About 70 percent of pregnant individuals experience some kind of nausea or vomiting during pregnancy. With some individuals, it’s the first way they learn they’re expecting! Bouts of morning sickness are most common during the first trimester (the first three months) and typically appear by nine weeks after conception. Alexandra Wagner, a Certified Nurse Midwife with Inspira Health, offers the following tips and best practices to her patients when trying to beat morning sickness.
“The term “morning sickness” is a bit of a misnomer,” says Wagner. “Some women experience similar symptoms at any time of the day or night. In most cases, morning sickness does not indicate anything is wrong with your pregnancy and is likely the result of your body’s reaction to a pregnancy hormone produced at a higher level during your first trimester.”
She continues, “While there isn’t one magic pill to make morning sickness pass, there are some remedies that moms-to-be swear by that help them find relief. Every pregnancy is different, so try different things to find if any of them work for you. You don’t have to seek medical attention for morning sickness unless you are experiencing excessive vomiting, dehydration or weight loss.”
Learn your triggers: Not all people who experience morning sickness have a trigger, but oftentimes a certain odor, food or drink can cause nausea to appear. Estrogen is the hormone that’s responsible for the sense of smell, which is heightened during pregnancy. If potent smells trigger your morning sickness, try getting an essential oil diffuser for your bedroom to turn on when you wake up in the morning. You can even keep your favorite scents, like a sprig of fresh rosemary or a lemon, in your home when you need a sniff of something fresh.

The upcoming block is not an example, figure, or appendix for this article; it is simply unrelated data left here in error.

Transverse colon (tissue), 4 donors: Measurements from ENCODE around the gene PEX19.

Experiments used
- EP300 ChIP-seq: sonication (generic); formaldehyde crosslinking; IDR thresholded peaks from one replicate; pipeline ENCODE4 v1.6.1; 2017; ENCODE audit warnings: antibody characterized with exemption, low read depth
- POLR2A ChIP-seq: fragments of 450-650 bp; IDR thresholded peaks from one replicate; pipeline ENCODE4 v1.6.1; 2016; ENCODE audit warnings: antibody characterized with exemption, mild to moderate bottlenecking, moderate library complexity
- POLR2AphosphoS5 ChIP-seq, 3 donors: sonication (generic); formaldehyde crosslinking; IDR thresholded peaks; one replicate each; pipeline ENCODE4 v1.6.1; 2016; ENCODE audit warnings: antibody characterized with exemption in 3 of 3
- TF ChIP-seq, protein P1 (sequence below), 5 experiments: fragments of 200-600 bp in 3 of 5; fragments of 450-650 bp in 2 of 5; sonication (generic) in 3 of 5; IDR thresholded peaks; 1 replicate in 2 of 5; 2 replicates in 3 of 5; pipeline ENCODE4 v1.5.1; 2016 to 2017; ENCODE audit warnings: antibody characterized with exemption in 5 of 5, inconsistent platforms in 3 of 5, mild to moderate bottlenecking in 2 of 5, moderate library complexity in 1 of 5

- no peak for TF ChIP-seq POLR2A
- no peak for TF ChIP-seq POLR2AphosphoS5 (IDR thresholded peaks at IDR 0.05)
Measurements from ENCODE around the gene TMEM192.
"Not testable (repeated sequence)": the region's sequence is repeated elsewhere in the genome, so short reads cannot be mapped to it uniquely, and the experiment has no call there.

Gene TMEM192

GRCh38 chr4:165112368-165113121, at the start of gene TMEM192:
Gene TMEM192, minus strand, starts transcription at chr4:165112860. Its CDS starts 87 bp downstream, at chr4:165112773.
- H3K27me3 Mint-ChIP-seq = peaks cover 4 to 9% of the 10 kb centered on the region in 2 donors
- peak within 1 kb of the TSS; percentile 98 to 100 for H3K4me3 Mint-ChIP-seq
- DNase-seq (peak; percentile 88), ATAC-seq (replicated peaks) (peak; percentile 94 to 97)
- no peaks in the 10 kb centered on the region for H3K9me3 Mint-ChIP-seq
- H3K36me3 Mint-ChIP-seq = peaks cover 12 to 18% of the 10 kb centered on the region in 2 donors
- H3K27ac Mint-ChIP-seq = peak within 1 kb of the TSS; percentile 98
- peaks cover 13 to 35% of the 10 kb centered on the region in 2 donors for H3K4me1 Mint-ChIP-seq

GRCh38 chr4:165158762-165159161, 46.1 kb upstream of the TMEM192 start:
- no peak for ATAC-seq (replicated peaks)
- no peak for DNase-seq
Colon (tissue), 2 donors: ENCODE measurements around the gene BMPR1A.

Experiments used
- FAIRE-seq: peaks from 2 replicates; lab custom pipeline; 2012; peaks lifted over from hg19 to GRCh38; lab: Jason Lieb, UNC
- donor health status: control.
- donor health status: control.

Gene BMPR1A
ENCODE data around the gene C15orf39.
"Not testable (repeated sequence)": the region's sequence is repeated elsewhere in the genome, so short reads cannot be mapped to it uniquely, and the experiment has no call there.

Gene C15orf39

Snack time: The American Pregnancy Association suggests eating cold foods, plain fruits and vegetables, and bland foods like chicken soup to settle a queasy stomach. It also lists snacks like pretzels, Jell-O and flavored popsicles. Your go-to foods for when you’re battling a stomach flu may be able to help you with morning sickness. Try eating small, protein-rich meals every 2-3 hours, rather than large meals. Stock up on different simple crackers, gingerbread cookies or trail mixes to keep in your nightstand drawer if you’re feeling ill when you first wake up.
Tea for two: Ginger or peppermint tea has long been used to help reduce abdominal discomfort and relieve symptoms of nausea when your stomach feels like it’s flip-flopping. You can try adding fresh ginger or mint in a soda or tea too for the same results.
Exercise: The last thing you want to do when you’re feeling nauseous is to think about exercise, but even a short, slow walk can do wonders for your body. A walk around the block––or even the house a few times––can help release endorphins to counteract any fatigue or nausea.
Medications: There are also safe over the counter and prescription medications available. Generally, providers will advise patients to use medications during pregnancy as a last resort, but if your symptoms persist or worsen, ask your provider about medication options that will provide relief, as well as fit into your overall birth plan.
If you’re pregnant and having trouble finding help for your morning sickness, or other pregnancy related issue, let the certified nurse midwives at Inspira Medical Group Gentle Beginnings build a personalized treatment plan that’s right for you.
The Nurse Midwives at Inspira Medical Group Gentle Beginnings offer the full spectrum of women’s health services - from annual well-woman exams and contraceptive planning, to natural childbirth options and post-partum care - they provide an individualized, holistic approach to care for every woman.
Schedule an appointment with a midwife at Gentle Beginnings today by calling 1-800-INSPIRA.